And then it quickly evolved to shortages of personal protective equipment (PPE) for our Healthcare professionals. The very people whose tireless efforts and personal sacrifices on the front lines of this pandemic don’t even have the basic equipment they need to do their jobs while protecting themselves and their patients.
I never knew what an N95 mask was, nor did I know that there were actually national stockpiles (now proven to be insufficient) of these masks and ventilators and other PPE.
Trump’s action with 3M raises questions for any country about what their Strategic Stockpiles should be and whether future sourcing decisions and actions should be based on parochial nationalistic needs or magnanimous global needs.
The Coronavirus situation has now been declared a pandemic. With over 750,000 cases, over 36000 deaths the expectation is the number of infections will continue to grow at an incredibly rapid rate.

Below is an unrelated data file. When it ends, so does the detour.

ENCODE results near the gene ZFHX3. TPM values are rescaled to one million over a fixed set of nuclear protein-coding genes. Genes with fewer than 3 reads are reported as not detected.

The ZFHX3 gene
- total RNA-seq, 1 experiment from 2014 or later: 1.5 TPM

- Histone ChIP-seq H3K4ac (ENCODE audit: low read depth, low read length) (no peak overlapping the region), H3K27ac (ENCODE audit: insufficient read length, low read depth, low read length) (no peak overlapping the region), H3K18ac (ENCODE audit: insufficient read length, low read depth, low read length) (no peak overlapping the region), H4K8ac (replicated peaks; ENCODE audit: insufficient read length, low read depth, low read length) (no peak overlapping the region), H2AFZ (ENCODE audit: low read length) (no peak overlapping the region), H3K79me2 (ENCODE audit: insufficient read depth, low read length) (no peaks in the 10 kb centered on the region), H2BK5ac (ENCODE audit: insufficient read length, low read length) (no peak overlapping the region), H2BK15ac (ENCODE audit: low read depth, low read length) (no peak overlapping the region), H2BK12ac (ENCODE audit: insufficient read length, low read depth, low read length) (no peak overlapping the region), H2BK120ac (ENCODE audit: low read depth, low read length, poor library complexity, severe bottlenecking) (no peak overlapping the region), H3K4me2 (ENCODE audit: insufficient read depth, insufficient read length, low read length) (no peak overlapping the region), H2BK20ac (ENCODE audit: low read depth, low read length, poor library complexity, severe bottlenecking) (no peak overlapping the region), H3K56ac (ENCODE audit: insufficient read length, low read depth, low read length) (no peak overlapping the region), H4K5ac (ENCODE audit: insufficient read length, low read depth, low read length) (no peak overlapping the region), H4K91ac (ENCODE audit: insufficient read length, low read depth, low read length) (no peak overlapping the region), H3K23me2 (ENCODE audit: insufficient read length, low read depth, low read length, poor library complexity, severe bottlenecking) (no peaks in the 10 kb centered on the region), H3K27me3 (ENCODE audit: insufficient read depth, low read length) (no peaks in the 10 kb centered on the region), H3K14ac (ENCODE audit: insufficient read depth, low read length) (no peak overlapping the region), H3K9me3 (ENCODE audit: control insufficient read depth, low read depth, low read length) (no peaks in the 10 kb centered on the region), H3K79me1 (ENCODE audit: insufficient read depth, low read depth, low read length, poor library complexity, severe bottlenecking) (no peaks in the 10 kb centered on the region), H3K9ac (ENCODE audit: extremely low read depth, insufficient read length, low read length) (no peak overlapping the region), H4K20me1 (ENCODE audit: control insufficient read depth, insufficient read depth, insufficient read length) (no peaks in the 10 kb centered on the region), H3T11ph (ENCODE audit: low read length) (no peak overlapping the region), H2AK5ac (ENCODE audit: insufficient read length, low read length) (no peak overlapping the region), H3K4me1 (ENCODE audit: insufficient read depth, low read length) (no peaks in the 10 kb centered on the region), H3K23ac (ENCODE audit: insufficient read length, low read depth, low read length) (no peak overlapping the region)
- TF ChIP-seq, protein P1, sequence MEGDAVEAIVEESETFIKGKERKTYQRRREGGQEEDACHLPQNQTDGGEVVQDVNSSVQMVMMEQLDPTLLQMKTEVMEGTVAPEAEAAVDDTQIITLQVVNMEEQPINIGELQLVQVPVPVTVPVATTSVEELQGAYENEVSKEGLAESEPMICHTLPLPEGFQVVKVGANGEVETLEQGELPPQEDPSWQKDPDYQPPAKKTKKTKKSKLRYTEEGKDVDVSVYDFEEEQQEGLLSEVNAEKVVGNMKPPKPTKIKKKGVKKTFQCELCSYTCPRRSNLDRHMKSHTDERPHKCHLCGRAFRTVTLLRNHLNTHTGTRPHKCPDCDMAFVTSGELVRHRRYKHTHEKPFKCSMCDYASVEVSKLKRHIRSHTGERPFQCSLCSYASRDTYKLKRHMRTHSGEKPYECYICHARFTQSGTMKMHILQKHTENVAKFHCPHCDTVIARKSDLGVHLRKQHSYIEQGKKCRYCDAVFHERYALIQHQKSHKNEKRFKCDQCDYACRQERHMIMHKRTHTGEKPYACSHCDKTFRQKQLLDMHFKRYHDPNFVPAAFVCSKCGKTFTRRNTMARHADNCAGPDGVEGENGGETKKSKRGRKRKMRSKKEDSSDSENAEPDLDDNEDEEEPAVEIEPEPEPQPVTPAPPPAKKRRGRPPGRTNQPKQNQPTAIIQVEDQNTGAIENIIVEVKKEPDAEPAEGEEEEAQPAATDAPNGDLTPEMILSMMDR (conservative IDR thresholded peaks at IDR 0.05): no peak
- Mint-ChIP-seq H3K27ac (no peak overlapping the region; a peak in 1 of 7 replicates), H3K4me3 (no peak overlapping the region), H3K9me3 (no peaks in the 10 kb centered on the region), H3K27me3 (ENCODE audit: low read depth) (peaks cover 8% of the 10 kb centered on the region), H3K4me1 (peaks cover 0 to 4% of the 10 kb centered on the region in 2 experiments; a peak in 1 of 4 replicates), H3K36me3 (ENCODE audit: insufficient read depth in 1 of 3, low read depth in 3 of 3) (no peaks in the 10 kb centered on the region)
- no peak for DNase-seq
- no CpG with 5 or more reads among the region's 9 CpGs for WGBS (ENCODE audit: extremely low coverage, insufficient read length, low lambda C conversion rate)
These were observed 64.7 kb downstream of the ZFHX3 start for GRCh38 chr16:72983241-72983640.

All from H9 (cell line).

Countries and companies are taking extreme measures. Millions of people have been quarantined, travel has been restricted if not prohibited, and events of all kinds are being cancelled or deferred.
The economic and Supply Chain impact has been, and will be, enormous with employees unable to work, factories shut down, and modes of transportation idled in record numbers. It will take enormous intelligence and expertise to get the Supply Chain back on track throughout, and after, this crisis.
In the midst of the Coronavirus pandemic the need for complete, end to end Supply Chain visibility has never been more important!
The necessity for visibility started with store shelves being emptied of toilet paper, food, and various household items. People were panic buying in the face of the unknown implications of the pandemic. More and more countries and jurisdictions were locking down their citizens, temporarily shutting down businesses and enforcing social distancing and self isolation.